September 13, 1937 – January 30, 2020
Riviera resident Fred Silverman, 82, died from cancer at his home on January 30. He was a legendary and influential programming executive, who worked for CBS, ABC and NBC.
Raised in Rego Park, Queens, New York, he was the only child of a Jewish father, TV and radio repairman for Sears, and a Roman Catholic mom, a housewife.
Silverman graduated from Forest Hills High School and Syracuse University, then earned his master’s degree at Ohio State.
According to the Hollywood Reporter, Silverman wanted to be a director, but an advisor suggested that he “really ought to consider programming,” Silverman recalled in a TV Archive interview. “It requires a real knowledge of the business, and it is kind of creative, because you’re picking the shows.”
His 600-page master’s thesis was an analysis of ABC programming practices from 1953, when the network had few hits, until 1959, when programs like “The Untouchables” and “77 Sunset Strip” were popular. He said he tried to analyze what the factors were for the meteoric rise of the network.
Silverman’s first job was editing commercials at Tribune’s WGN-TV in Chicago in 1961. Two years later he moved to WPIX in New York and oversaw “Bozo’s Circus,” a live program. In the afternoon he aired films for kids under Family Classics.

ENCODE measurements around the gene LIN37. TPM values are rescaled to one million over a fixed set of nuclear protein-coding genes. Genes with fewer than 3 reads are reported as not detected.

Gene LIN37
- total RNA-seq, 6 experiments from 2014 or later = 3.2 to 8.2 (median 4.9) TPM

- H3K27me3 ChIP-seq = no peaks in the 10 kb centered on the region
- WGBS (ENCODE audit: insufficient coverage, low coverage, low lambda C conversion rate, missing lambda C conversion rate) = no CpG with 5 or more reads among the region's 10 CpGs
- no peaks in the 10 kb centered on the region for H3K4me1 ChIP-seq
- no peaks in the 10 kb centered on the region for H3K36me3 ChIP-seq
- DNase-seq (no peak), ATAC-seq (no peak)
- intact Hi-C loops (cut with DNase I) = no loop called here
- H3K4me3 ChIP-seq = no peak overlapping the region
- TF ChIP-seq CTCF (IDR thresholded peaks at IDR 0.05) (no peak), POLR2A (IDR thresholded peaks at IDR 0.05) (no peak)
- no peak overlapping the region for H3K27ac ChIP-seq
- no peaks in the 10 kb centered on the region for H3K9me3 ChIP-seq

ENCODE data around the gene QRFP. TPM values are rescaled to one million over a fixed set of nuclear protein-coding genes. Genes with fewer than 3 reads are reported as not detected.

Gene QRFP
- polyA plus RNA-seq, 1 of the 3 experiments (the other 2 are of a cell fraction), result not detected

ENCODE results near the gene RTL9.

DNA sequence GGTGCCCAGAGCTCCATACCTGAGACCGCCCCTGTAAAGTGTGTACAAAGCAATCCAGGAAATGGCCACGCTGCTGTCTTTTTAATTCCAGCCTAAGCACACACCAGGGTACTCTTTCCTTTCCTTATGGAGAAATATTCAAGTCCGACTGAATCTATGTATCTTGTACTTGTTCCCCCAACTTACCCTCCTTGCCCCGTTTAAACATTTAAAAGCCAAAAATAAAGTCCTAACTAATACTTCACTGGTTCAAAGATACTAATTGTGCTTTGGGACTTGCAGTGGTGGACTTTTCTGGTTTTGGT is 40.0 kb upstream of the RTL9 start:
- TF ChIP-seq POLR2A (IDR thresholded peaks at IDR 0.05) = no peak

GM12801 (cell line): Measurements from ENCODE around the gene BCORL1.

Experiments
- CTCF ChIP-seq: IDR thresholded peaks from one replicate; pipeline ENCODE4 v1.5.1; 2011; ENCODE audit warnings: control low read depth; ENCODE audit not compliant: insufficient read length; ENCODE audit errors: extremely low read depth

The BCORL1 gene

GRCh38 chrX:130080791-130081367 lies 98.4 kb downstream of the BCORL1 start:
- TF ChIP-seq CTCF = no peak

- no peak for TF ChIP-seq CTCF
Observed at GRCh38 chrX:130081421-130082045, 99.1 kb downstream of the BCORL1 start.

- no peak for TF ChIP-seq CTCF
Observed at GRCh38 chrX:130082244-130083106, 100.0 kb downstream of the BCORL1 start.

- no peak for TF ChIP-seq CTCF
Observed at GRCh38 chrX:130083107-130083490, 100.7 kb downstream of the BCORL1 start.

At age 25, Silverman became the director of daytime programs for CBS, and in 1970, he was put in charge of everything on air for CBS. He convinced CBS President Bob Wood to run “All in the Family” and “The Mary Tyler Moore Show” on Saturdays. “Mash” was moved to Tuesdays and “Beverly Hillbillies,” “Green Acres” and “Petticoat Junction” replaced.
During Silverman’s tenure, “Maude,” “The Jeffersons,” “Good Times,” “One Day at a Time” “The Bob Newhart Show,” “Rhoda, “Kojak and “The Waltons” pushed CBS into first place.
In 1975, Silverman left to become president of ABC Entertainment and took it to number one in primetime with shows such as “Charlie’s Angels,” “The Love Boat,” “Family,” “Donny & Marie,” “Three’s Company,” Eight Is Enough,” “The Bionic Woman,” “Mork and Mindy” and “Good Morning America.”
Silverman is credited with reinventing the television miniseries with “Roots,” which won Peabody and Emmy awards.
In 1978, Silverman went to NBC as president and CEO. Although he was responsible for hits such as “Diff’rent Strokes,” “The Facts of Life,” “Cheers” and “Hill Street Blues,” he exited that company in 1981 because NBC finished with its worst season in history.
He formed The Fred Silverman Company to produce shows to sell to television, including “Perry Mason TV,” “Matlock,” Jake and the Fatman,” “In the Heat of the Night,” “Father Dowling Mysteries” and “Diagnosis Murder.”
He received the Women in Film Lucy Award in 1995 for excellence and innovation in works that enhance the perception of women in TV. Silverman was inducted into the Academy of Television Arts & Sciences Hall of Fame in 1999.
He is survived by his wife, Catherine Ann Kihn; two children, Melissa and Billy, and daughter-in-law Anna.
A private service will be held for immediate family and a celebration of his life will follow. In lieu of flowers, the family requests contributions be made in his name to the Motion Picture & Television fund for emergency medical assistance.